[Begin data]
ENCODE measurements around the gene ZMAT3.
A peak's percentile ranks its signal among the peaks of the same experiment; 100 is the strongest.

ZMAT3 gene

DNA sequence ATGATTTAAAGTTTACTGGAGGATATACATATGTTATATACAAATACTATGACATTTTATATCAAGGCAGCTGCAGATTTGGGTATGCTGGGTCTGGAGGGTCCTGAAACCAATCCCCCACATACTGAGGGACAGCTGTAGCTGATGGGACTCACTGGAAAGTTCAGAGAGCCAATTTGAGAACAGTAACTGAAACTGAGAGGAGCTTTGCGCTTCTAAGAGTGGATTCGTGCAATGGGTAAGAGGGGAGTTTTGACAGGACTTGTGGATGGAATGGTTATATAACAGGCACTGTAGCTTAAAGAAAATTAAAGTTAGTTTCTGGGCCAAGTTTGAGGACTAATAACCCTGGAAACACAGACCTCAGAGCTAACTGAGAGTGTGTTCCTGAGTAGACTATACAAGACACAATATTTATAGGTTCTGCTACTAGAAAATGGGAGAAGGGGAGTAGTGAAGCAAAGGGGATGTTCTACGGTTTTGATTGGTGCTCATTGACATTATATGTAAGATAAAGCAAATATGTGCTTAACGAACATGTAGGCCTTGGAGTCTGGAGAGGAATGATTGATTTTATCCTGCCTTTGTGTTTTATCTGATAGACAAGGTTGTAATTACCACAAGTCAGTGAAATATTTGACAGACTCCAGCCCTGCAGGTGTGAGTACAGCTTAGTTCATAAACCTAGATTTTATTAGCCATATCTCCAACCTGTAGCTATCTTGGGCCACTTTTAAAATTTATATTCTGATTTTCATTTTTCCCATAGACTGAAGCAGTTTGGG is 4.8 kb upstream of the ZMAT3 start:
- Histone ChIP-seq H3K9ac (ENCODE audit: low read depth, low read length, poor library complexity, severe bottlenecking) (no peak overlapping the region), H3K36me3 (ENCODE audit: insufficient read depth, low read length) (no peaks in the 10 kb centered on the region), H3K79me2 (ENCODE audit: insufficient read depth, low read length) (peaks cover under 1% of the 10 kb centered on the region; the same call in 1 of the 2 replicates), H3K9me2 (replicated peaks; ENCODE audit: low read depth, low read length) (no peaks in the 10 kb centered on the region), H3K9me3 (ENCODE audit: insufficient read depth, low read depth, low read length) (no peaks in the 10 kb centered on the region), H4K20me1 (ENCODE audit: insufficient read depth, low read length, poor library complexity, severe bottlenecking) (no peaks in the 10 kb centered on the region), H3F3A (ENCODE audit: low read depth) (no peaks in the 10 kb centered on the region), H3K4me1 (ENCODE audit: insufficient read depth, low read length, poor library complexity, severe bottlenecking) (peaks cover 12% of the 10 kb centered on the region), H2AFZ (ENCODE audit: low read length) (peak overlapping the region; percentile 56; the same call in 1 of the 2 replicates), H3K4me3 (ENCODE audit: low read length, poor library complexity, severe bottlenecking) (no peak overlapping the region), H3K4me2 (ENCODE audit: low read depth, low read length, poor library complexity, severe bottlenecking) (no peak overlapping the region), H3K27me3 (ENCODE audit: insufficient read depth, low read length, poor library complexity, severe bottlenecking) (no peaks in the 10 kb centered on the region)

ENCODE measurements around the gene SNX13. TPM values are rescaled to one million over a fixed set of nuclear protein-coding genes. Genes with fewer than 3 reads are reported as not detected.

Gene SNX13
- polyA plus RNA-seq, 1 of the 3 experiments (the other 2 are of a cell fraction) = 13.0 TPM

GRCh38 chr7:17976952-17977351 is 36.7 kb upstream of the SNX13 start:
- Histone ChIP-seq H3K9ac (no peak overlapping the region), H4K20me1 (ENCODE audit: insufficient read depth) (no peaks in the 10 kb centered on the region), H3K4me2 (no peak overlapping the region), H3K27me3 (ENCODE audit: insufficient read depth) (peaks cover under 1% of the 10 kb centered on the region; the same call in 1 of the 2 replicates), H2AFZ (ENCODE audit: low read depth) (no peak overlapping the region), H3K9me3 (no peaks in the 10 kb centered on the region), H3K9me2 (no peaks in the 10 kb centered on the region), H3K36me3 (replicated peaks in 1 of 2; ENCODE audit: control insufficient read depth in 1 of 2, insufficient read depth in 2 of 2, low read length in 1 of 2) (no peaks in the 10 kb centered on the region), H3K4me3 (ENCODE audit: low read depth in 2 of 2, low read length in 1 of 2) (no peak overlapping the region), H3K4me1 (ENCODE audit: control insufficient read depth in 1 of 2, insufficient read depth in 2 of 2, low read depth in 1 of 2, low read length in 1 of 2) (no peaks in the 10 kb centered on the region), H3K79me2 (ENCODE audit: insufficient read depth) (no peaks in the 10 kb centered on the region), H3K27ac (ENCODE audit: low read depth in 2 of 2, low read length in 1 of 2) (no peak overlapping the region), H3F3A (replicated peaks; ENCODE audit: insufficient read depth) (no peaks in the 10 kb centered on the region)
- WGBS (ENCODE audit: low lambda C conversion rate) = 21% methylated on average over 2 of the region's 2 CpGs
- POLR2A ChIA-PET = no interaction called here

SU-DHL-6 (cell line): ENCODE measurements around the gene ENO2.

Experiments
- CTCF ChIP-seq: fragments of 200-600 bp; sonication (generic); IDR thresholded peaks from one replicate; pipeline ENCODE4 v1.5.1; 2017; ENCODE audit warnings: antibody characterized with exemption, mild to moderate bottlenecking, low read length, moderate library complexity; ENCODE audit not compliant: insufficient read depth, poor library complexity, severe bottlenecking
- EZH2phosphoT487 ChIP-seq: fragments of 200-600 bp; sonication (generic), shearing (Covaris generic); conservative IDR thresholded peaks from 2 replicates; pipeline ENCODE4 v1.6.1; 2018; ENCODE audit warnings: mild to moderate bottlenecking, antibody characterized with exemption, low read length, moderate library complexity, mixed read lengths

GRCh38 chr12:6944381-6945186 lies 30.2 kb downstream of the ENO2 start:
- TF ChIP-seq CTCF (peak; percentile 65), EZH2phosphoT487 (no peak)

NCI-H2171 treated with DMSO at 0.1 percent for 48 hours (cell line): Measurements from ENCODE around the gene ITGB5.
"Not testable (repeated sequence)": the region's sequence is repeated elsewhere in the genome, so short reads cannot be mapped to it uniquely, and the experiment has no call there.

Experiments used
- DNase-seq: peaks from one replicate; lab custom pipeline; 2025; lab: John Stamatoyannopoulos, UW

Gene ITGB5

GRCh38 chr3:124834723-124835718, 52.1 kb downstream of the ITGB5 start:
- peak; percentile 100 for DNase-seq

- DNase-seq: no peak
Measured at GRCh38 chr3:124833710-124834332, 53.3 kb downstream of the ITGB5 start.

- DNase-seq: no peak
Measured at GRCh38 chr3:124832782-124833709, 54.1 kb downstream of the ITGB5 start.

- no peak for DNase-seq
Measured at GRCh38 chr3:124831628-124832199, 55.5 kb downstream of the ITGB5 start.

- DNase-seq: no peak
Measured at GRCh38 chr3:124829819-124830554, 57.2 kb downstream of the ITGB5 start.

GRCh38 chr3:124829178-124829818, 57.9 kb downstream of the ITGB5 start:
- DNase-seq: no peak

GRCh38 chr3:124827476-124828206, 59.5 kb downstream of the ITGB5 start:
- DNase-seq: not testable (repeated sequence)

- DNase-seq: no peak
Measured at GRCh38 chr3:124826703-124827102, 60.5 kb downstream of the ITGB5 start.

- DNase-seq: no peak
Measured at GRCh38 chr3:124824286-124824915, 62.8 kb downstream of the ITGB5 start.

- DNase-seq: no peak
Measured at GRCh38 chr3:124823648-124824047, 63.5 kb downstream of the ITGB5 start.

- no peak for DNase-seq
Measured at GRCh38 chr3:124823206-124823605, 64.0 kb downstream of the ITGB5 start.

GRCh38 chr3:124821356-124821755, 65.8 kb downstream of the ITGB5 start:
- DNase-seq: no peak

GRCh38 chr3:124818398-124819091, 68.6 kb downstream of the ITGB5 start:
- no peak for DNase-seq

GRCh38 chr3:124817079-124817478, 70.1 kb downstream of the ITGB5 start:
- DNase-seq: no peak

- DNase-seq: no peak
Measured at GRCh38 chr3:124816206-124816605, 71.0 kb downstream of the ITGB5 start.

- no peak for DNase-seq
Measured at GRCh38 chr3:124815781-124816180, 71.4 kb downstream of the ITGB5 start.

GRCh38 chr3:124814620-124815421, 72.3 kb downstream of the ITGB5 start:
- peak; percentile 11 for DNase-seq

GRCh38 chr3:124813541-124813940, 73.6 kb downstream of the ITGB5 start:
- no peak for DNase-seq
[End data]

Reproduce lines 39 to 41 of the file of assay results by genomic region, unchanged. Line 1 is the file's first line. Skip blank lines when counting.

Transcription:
Measured at GRCh38 chr3:124826703-124827102, 60.5 kb downstream of the ITGB5 start.

- DNase-seq: no peak
Measured at GRCh38 chr3:124824286-124824915, 62.8 kb downstream of the ITGB5 start.